The Federal Bureau of Prisons has had a policy on the care of individuals with GID since at least 2011, but despite Mason’s 2013 GID diagnosis, it was not until an independent expert review medical records that administrators and staff at FMC Carswell agreed to administer hormone treatment. The facility is now much closer to compliance with federal policy on gender-affirming care, and it is hoped that they will acknowledge the use of gender-affirming names and pronouns as a medical necessity.

The decision of FMC Carswell to come into compliance with the Bureau of Prisons directive on GID promises to have positive effects for many other incarcerated trans persons.

—  David Taffet

Sheriff addresses Stonewall on mental health programs in Dallas County jail


Sheriff Lupe Valdez at Stonewall Democrats meeting

Suicide is the No. 1 cause of death in jail. Since becoming sheriff, the suicide rate in the Dallas County jail, the seventh largest jail in the U.S., has been reduced by 92 percent.

Valdez spoke at the monthly meeting of Stonewall Democrats on Tuesday, Aug. 16, fresh off her nationally televised appearance at the Democratic National Convention. Her topic was mental health programs in the Dallas County jail.

Valdez’s goal is to reduce the jail population and serving those with mental illness is the area she’d like to reduce the most.

“The mentally ill do not belong in jail,” Valdez said.

The current jail population is 5,300 people. When she took office in 2004, about 350 people per day were processed into custody. Today the number is about 250. Of those, about 67 per day are referred to the psychiatric unit. More than half of those are homeless. About 1,100 of the the jail’s inmates are on some sort of psychotropic medication.

“The majority can be in programs other than jail,” Valdez said. “We need to get them out of the cycle of incarceration.”

She said people go to jail to learn to become better criminals.

Valdez said one reason so many with psychological problems are placed in jail rather than other programs is a lack of space elsewhere. Parkland’s psyche unit was full, Valdez said, and another facility was closing. When there are no alternatives, she said, people end up in jail where they don’t belong.

She said the jail’s programs for those with psychiatric problems have been recognized by the U.S. Department of Justice.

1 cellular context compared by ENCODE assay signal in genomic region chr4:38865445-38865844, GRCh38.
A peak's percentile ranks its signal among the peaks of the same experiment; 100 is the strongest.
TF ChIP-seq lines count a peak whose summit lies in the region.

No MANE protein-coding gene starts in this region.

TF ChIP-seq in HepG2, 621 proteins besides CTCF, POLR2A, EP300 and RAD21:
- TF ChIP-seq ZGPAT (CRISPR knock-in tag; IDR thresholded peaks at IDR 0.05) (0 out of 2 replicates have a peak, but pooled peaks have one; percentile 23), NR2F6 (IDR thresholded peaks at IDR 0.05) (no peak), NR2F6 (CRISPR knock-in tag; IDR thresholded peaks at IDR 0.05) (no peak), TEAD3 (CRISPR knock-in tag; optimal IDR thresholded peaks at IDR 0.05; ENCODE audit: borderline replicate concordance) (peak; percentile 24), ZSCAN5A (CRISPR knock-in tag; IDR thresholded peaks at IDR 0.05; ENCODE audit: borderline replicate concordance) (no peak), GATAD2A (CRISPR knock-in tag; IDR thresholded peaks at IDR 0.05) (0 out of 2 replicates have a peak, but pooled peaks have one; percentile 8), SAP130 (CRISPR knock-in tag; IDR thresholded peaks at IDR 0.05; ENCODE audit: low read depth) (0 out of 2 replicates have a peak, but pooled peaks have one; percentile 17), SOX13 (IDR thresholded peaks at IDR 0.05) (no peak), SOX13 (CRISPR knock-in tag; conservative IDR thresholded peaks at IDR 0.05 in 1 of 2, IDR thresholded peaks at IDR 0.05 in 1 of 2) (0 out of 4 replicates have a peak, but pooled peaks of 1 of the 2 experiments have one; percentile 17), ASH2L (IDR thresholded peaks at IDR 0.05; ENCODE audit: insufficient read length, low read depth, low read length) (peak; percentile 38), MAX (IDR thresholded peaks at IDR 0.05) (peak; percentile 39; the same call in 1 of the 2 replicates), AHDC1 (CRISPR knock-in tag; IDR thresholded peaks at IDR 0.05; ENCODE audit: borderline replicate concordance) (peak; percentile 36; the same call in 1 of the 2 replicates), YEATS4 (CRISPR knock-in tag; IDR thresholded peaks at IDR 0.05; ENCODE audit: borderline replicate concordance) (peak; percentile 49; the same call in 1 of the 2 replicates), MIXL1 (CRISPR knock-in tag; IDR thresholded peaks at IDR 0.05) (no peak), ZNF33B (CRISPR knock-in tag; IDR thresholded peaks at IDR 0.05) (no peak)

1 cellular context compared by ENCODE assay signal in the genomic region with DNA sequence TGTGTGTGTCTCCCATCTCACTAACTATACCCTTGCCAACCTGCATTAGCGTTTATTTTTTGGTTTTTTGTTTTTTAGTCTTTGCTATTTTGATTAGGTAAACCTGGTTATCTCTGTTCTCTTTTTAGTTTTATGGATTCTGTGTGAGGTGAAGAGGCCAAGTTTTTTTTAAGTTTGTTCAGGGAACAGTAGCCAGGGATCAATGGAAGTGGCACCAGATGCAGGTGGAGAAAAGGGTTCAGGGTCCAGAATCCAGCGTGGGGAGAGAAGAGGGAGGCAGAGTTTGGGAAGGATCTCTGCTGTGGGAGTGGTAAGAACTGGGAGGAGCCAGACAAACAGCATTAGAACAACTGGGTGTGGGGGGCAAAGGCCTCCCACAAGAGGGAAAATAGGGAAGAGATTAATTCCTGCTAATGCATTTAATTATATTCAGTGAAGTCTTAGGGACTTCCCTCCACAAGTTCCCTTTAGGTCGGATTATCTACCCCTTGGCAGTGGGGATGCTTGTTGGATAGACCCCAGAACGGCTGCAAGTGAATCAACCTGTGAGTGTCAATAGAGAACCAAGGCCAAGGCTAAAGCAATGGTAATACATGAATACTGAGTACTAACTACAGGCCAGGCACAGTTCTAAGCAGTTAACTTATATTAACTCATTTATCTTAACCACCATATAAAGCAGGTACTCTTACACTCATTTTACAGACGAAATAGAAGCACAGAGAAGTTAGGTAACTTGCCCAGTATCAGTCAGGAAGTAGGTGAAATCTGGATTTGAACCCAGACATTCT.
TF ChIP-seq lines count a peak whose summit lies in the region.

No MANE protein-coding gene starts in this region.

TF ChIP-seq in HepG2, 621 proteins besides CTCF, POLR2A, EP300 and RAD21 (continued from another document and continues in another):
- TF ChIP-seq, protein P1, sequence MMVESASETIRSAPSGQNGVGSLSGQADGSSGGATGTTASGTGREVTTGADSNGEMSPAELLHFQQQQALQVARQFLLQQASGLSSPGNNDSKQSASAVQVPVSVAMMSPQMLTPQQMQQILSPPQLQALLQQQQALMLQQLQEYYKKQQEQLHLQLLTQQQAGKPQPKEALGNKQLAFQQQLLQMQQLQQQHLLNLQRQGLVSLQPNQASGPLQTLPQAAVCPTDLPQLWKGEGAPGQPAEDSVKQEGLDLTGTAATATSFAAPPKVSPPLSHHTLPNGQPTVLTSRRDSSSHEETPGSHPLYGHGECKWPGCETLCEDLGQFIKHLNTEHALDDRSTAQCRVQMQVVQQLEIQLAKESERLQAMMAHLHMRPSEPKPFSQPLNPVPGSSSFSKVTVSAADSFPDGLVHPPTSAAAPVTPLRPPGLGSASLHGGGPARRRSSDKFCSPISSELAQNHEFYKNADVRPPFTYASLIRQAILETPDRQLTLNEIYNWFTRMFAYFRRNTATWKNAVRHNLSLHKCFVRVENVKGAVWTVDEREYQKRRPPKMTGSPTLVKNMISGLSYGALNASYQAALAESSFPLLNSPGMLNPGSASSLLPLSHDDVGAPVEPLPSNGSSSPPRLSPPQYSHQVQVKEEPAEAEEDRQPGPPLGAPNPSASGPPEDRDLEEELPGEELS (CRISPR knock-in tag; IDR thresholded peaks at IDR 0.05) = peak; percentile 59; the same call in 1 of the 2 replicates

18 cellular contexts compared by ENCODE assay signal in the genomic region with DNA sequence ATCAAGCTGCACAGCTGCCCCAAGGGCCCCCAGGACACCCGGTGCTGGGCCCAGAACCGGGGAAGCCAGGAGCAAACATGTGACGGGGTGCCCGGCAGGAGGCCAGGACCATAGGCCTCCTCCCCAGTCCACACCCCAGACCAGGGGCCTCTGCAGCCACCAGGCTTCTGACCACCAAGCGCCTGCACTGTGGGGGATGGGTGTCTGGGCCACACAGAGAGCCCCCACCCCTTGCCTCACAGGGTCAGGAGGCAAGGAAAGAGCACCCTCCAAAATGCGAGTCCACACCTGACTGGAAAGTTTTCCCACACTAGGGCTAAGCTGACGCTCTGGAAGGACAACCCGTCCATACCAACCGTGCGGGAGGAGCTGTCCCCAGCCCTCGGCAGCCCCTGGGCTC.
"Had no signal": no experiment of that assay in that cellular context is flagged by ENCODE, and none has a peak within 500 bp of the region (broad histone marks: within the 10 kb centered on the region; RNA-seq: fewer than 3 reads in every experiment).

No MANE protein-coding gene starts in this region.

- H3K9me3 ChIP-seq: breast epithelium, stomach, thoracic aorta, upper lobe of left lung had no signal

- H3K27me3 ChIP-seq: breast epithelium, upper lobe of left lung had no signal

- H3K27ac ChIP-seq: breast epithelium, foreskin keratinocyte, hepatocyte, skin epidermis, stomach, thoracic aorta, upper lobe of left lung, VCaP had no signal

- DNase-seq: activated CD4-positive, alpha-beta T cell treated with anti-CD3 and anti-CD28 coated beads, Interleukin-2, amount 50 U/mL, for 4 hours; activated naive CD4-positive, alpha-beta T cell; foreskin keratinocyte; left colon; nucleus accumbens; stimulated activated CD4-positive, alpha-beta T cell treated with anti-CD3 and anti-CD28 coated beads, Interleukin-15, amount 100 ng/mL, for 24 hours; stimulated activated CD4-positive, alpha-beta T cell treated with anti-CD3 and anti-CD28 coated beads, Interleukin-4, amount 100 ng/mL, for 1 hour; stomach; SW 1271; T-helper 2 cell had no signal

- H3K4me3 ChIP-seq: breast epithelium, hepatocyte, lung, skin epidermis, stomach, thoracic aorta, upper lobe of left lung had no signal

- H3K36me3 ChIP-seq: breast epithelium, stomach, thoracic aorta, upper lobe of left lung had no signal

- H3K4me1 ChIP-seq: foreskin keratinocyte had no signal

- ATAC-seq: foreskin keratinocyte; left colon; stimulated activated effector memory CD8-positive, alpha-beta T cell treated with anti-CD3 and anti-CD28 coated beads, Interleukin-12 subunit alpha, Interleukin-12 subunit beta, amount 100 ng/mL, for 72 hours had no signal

—  David Taffet

Australian Opals lose to Serbia in quarter finals


Dallas Wings guard Erin Phillips scored 10 points in Wednesday’s quarter finals game against Serbia. But her strong contribution wasn’t enough to score a win.

Phillips is competing in the Olympics as part of the Australian Opals basketball team. In the first week of play, the Opals were undefeated. Serbia, competing for the first time in Olympics competition, beat Australia 73-71.

This is the first time since the 1992 games in Barcelona that the Opals didn’t win a medal in women’s basketball.

—  David Taffet

North Texas GLBT Chamber awards $14,500 in scholarships

The North Texas GLBT Chamber of Commerce announced winners of its GLBT LEAP — GLBT Leadership Education & Advocacy Program — scholarships. LEAP scholarships are awarded to residents of Texas who self-identified LGBT, members of LGBT families or allies who have been strongly supportive of the LGBT community.

Thanks to a generous donation by Texas Instruments, this year’s scholars include two recipients of the Steve Lyle Educational Scholarship — $2,500 was awarded to Judith Velazquez, of Schulenburg, Tex., who is pursuing a Master of Public Health degree at the University of Texas, and Melvin Rodriguez, of Houston, who is pursuing a Master of International Affairs/International Politics degree at University of California – La Jolla. Lyle served on the first board of the North Texas GLBT Chamber of Commerce who retired from Texas Instruments in 2015.

The $2,000 Rob Ruhlin Memorial Law Scholarship was awarded o Adam Greenup, of Arlington. He is attending UNT Dallas College of Law. The scholarship was established by the North Texas GLBT Chamber of Commerce to honor the late Rob Ruhlin, a Chamber board member who lost his life in 2014.

Derek Miller of Fair Oaks Ranch, Tex., was awarded the $1,500 LEAP Film & Television Scholarship. Miller is pursuing a Bachelors of Fine Arts degree at Texas State University.

Three additional scholarships in the amount of $2,000 each were awarded to Margaret Neuner of San Rafael, Calif. (John F. Kennedy University, Calif.); Jordan Richardson of Lufkin (University of Texas); Matthew Chester of Austin (University of Texas).